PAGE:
Starting with an action I knew I could complete for the first week of training helped build my confidence to commit a little bit more the next week. Every week of training was designed to build upon the previous one, so by the time it came around for spring training selections, several varsity rowers had begun joining Charlie and me in our workouts. By end of March, I had accomplished my goal of earning one of the only two available seats in the second boat, and I achieved it because of my “Bud” Charlie Pruesse and our commitment to each other one day at a time.

More than 35 years later, I am still achieving goals essentially the same way I did my first one: by defining them, building my goal team, and creating commitments that I report on weekly. It does little good to allow your focus to shift past what you can do right now. The most important action you can take is the one you are doing right now. When you have Buds that are holding you accountable for your goal actions, you will be amazed at what you can achieve.

Now, here’s the hardest part of goal achievement: shifting from talking to doing. I write these blog posts, author the Unstoppable books series, and travel around the world speaking and coaching for one reason only: to help people who want to achieve more. There are two kinds of people in this world, those that talk about doing, and those that do it.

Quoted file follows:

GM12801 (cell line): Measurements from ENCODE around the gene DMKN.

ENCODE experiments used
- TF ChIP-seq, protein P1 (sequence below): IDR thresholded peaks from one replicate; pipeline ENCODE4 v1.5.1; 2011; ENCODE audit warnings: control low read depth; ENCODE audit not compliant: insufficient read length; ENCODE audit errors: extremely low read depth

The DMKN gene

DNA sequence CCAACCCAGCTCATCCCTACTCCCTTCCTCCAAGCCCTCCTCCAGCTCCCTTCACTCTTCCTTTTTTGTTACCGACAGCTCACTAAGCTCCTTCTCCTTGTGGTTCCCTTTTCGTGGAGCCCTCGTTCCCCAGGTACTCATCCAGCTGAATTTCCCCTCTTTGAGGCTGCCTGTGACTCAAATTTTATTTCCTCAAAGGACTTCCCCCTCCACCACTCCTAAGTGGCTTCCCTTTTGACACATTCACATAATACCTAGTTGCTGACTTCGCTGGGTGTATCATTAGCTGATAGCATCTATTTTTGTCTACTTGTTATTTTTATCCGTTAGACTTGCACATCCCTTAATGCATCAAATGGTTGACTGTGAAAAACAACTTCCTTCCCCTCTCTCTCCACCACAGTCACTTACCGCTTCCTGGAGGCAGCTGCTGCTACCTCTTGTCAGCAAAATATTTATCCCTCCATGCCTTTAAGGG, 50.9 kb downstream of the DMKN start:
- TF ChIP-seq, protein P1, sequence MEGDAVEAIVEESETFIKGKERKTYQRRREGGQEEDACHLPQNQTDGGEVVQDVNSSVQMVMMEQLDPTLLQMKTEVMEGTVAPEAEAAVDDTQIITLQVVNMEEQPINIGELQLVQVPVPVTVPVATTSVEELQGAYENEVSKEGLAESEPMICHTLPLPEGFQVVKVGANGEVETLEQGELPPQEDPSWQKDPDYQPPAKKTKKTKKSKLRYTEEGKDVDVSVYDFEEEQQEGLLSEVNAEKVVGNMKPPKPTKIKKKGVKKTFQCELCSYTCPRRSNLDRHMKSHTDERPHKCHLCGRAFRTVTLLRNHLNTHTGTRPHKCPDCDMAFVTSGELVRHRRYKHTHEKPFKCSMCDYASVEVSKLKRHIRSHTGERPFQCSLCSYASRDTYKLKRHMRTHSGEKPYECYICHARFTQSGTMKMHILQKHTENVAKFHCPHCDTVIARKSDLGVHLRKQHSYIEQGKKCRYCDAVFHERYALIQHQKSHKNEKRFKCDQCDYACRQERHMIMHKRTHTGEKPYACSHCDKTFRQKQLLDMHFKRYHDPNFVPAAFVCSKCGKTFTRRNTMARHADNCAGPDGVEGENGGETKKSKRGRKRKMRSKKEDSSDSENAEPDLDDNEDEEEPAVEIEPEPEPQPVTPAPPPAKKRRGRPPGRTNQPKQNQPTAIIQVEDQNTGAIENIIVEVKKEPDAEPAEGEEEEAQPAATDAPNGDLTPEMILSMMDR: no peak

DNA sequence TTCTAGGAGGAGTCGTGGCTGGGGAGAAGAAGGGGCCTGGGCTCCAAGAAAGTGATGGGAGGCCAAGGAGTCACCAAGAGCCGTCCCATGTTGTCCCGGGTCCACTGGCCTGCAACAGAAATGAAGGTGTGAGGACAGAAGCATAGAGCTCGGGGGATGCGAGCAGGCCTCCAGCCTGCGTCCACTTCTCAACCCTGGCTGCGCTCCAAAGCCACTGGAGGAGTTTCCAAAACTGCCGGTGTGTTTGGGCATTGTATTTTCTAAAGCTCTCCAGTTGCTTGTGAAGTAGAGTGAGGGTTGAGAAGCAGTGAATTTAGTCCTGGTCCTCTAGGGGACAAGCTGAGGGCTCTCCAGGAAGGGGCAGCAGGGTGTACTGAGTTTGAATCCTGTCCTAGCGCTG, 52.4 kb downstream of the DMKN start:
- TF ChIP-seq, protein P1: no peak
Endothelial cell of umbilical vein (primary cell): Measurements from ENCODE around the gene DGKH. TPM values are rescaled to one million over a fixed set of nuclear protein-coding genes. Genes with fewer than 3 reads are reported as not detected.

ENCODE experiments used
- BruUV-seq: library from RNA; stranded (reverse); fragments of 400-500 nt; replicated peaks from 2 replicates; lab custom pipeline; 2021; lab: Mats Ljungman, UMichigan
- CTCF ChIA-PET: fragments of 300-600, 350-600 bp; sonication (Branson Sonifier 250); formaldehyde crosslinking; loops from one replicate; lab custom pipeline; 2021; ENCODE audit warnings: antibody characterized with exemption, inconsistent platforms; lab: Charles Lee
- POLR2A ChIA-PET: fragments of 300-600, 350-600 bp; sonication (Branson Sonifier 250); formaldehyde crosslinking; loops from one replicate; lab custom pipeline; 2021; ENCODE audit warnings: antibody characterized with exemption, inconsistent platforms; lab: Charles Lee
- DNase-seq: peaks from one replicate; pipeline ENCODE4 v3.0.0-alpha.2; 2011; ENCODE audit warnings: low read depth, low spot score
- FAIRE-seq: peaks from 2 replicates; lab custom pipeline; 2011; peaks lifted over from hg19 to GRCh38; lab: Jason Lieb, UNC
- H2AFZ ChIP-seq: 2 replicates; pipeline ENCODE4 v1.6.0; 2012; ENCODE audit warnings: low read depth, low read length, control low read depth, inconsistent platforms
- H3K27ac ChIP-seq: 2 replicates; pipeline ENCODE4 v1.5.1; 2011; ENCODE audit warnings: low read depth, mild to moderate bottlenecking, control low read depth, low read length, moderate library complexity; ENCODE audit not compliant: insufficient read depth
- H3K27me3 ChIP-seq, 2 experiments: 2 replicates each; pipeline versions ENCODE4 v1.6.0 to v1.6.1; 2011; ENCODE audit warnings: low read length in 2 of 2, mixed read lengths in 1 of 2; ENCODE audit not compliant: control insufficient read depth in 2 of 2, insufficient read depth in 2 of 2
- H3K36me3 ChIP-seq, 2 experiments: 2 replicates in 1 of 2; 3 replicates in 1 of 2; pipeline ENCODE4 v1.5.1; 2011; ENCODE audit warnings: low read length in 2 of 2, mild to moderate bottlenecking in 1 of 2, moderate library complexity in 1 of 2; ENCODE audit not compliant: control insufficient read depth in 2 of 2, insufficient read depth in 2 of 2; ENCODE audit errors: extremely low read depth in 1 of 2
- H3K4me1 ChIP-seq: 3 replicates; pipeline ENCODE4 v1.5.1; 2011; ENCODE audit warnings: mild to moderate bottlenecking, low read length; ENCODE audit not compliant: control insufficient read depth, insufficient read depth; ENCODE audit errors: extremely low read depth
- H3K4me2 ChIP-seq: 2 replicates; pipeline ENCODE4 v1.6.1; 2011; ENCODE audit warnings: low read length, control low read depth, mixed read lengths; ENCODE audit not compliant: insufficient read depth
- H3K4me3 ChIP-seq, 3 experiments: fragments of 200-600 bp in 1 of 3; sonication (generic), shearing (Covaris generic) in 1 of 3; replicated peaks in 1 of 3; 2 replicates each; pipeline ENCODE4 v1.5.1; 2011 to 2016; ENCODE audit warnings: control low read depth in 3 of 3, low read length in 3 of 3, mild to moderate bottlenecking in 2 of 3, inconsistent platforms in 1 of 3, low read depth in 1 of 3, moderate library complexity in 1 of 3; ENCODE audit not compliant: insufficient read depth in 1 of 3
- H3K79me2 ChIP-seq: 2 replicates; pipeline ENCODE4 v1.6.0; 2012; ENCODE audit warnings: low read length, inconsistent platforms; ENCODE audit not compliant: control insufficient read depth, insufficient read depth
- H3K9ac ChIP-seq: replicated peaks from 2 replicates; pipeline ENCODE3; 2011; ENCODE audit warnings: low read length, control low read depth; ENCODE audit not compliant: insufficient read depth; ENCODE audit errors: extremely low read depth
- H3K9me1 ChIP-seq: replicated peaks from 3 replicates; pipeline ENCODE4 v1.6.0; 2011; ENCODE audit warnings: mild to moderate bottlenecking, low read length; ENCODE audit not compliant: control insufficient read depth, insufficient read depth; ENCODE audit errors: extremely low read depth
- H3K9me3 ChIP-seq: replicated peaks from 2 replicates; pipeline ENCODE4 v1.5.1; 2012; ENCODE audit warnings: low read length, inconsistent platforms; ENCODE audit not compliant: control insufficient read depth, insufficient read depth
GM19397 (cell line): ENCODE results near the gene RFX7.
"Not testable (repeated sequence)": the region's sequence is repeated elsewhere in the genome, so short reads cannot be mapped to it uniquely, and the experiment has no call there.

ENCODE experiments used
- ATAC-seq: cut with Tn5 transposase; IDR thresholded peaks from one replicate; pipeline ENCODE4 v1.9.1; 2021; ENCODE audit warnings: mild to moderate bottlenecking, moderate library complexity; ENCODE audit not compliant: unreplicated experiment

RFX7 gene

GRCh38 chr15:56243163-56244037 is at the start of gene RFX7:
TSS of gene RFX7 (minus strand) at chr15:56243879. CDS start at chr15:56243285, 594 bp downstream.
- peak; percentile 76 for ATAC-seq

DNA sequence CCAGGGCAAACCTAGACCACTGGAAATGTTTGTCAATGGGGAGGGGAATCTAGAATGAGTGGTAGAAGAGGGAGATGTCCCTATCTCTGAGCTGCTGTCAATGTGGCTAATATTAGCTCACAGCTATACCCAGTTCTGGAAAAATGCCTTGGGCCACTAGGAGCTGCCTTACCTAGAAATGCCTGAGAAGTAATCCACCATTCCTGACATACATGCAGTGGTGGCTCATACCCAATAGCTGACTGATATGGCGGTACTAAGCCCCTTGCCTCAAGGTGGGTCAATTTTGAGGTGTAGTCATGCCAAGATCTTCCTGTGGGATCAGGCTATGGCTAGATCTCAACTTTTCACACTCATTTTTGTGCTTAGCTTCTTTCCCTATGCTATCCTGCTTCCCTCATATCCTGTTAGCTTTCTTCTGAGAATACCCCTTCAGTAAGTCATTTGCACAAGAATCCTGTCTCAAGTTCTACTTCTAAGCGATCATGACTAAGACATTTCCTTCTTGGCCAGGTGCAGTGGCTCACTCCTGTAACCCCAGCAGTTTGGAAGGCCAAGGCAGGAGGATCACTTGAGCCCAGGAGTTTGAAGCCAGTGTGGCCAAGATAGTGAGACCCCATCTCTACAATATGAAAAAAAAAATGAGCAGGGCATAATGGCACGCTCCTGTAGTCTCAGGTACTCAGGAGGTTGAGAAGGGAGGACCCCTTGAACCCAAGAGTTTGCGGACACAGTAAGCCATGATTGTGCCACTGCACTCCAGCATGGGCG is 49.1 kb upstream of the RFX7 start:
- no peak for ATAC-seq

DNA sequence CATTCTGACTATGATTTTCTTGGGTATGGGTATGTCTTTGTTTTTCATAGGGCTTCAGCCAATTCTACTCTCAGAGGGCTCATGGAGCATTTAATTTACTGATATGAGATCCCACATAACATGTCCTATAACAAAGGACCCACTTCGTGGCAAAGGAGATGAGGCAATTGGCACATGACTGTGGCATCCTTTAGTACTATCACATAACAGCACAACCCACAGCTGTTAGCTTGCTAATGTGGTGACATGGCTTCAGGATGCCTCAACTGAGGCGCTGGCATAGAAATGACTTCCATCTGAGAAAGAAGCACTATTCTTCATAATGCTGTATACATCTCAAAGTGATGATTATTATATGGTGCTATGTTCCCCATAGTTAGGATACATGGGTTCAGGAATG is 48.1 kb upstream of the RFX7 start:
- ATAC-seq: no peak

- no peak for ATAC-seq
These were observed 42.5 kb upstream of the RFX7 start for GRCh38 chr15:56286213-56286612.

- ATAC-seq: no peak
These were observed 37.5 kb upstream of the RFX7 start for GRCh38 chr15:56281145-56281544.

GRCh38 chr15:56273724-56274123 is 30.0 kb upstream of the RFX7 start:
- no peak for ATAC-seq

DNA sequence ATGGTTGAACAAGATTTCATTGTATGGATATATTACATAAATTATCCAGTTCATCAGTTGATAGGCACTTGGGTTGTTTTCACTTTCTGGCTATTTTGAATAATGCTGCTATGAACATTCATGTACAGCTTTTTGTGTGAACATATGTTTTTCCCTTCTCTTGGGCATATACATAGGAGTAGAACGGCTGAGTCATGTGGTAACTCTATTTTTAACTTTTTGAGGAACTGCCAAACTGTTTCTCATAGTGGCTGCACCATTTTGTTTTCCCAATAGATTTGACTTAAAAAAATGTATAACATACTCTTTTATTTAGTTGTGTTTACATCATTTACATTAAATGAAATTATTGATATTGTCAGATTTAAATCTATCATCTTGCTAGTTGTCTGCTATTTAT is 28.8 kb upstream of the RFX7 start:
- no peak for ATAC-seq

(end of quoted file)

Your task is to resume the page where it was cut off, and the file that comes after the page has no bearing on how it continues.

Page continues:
My question to you is simple but hard: “Are you ready to achieve your goal?”

I know that you might think the answer is obvious, but it is not. It takes a lot of hard work to succeed. But if you are willing to put in the effort, it will show other people that you are seriously committed to your goals. This will attract other like-minded “do-ers” who are also willing to work hard to achieve their goals and help you in your mission. The best way to activate your goal team (and improve your likelihood of goal success) is to commit to taking daily action—day by day, week by week.

If your answer to my question above is “Hell, YES! I’m ready” (and it’s okay to be scared—I’ve been scared of every big goal I have ever gone after…and never regretted it!), then get ready, because GoalBud is going to be ready for you on March 1, 2023.

Sign up here for GoalBud!

As we say in SEAL Team: CHARLIE MIKE. (Continue Mission)

Let’s go Be Unstoppable together!